• Swelling, warmth, redness or darkening of the breast
  • Change in the size or shape of your breast
  • Dimpling or puckering of the skin
  • Itchy, scaly sore or rash on the nipple or anywhere on the breast. Do not ignore Itchiness!!
  • Pulling in of your nipple or other parts of the breast
  • Nipple discharge of any colour (not milk for expectant or breast feeding mothers) that starts suddenly.  High alert if the discharge is from one breast, comes out without squeezing, is clear or bloody.
  • New pain in one spot that doesn’t go away, or pain that cannot be related to any traumatic event.

Know your risk factors:

  • Family history of breast cancer: If anyone in your family (father or mother’s side) has breast cancer or died of breast cancer, consider yourself a high risk. This is because family lineage in Africa is poorly defined
  • Overweight or obese. Being overweight in Africa is seen as a sign of wellbeing but in actual sense, this increases breast cancer risk
  • Being female: Meaning, every woman should consider themselves as breast cancer risk factor.
  • Increase in age. The more you age, the higher the risk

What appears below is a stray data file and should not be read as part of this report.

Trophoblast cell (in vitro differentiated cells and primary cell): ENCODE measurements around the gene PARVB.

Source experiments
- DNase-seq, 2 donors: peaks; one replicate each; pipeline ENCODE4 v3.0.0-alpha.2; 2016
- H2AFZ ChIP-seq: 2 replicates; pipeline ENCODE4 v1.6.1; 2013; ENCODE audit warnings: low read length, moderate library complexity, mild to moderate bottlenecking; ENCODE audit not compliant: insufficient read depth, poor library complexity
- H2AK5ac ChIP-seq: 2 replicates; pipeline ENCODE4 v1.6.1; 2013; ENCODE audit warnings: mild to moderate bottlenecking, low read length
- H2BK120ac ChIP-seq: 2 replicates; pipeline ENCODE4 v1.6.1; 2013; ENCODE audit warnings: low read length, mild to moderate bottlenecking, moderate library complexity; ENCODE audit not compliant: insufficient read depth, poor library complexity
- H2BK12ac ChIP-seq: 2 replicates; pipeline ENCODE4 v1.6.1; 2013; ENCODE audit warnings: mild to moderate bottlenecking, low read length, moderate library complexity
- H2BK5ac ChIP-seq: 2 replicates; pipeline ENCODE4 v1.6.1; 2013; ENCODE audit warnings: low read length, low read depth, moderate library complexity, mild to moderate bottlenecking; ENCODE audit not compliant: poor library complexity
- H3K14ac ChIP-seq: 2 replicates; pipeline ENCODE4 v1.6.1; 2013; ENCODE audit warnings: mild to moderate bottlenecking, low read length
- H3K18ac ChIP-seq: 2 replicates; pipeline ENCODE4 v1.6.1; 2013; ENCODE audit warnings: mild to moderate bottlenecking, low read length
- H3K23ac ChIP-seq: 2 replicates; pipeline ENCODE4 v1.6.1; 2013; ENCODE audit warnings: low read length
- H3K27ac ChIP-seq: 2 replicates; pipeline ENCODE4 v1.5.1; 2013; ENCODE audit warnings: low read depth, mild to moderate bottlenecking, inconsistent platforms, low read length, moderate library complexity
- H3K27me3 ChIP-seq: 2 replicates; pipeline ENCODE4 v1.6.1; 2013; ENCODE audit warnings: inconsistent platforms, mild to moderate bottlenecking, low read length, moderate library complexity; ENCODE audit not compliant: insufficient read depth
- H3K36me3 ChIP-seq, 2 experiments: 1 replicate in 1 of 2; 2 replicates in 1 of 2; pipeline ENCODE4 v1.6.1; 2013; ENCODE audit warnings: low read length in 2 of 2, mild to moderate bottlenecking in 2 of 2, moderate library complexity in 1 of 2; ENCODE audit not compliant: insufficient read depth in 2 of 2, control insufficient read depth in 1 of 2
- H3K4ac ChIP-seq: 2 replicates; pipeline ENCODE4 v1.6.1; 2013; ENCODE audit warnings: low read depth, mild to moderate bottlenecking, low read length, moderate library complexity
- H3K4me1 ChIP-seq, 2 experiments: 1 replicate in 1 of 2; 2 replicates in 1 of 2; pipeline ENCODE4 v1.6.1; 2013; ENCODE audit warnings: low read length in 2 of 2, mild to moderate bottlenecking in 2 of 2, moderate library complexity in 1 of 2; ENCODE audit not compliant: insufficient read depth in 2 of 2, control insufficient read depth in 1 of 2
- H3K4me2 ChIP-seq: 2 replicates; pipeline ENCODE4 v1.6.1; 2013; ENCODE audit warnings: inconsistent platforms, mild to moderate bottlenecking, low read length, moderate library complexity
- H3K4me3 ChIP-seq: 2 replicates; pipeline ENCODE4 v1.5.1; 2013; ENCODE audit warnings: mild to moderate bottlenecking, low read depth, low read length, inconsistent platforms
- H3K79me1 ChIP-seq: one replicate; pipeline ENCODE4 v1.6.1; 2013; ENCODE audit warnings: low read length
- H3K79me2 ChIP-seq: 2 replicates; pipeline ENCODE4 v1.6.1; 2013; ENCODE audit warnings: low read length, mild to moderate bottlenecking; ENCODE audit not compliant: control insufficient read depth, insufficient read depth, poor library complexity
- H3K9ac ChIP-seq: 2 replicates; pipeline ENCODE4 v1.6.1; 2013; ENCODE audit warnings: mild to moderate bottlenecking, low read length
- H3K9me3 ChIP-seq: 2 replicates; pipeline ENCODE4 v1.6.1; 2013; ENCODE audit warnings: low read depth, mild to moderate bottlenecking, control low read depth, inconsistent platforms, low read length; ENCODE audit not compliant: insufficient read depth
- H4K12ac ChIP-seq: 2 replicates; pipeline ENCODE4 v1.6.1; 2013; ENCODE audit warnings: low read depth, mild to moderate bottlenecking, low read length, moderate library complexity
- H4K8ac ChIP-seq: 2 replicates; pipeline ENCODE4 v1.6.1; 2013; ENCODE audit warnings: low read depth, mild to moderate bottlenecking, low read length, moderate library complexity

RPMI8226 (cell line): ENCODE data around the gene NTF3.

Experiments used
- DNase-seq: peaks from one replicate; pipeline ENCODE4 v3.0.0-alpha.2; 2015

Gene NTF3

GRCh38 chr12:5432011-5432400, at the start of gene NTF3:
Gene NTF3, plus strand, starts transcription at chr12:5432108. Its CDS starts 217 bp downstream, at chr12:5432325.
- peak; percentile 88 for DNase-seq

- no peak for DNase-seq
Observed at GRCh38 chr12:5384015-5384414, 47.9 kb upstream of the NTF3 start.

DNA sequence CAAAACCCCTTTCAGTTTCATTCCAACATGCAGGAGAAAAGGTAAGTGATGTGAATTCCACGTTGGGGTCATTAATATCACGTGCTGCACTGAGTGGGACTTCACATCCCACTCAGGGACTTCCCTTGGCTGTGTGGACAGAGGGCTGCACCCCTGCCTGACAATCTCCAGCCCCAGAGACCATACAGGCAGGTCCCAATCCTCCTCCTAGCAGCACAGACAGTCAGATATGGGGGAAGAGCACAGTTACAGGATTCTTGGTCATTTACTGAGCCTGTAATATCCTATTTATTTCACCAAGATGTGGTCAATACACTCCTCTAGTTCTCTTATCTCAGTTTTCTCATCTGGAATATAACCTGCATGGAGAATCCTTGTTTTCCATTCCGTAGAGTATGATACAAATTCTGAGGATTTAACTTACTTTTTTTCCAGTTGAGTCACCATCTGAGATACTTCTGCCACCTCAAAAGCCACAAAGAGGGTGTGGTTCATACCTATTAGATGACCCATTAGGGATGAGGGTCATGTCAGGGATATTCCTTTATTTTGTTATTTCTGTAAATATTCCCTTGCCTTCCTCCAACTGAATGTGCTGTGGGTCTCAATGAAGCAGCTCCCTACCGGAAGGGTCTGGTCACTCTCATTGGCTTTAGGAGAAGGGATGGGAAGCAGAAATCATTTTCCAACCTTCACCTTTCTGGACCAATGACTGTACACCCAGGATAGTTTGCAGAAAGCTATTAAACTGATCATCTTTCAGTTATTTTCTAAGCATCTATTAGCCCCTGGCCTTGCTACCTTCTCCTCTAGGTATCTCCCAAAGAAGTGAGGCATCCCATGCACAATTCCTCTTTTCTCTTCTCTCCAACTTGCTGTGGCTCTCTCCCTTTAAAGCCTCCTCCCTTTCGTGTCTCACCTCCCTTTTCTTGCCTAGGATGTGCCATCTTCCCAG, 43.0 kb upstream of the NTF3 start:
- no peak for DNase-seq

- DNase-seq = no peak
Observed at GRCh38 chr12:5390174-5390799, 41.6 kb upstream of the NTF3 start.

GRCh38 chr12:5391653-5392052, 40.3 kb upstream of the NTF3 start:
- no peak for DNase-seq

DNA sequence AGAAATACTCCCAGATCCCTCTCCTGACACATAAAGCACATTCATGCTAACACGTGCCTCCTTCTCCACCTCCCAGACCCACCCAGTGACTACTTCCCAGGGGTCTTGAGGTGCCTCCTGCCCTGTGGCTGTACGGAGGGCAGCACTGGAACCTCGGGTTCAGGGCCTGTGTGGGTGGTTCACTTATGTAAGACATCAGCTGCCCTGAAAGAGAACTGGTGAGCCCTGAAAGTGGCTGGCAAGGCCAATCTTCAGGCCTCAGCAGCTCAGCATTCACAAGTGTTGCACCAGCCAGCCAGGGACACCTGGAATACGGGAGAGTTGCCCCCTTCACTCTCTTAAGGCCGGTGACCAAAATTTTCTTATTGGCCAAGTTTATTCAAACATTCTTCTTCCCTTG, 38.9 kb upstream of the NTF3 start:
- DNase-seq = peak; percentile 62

• Beginning of menstrual cycles too early, before age 12
  • Giving birth to a first child after age 35. This increases your breast cancer risk factor
  • Having never been pregnant: Women that have never been pregnant have a much higher risk of breast cancer
  • Drinking alcohol: Women that drink alcohol are at higher risk of breast cancer than those who doesn’t

Do not wait until you can get a free breast cancer screening in Africa. It may never happen and waiting could put your life and your family in danger. Remember without women in Africa, our societies would collapse. A woman is the single most important figure in our society. You are important and worth everything in the world. Be safe!

Beth Mugo & Breast Cancer Pledge

Just over a year ago, president Uhuru Kenyatta Kin, Beth Mugo was diagnosed with breast cancer. This was not good news for anyone to hear a fellow prominent Kenyan politician fighting breast cancer. Hundreds of thousands more women are fighting breast cancer in Kenya as well but the road ahead of each breast cancer fighter is not the same. Some have it easier than others. It’s just the way it is.

beth mugo breast cancerBeth Mugo flew to one of the world best breast cancer treatment hospitals in the world located in North East America and later she was declared cancer free woman. Beth Mugo received surgery and chemotherapy and she may have future follow-up clinic visit with world top oncologists in USA. Beth Mugo belongs to Cancer Free Women league of women that should help others stay safe from breast cancer. After breast cancer pushed her to the edge of the cliff, Beth Mugo made a pledge.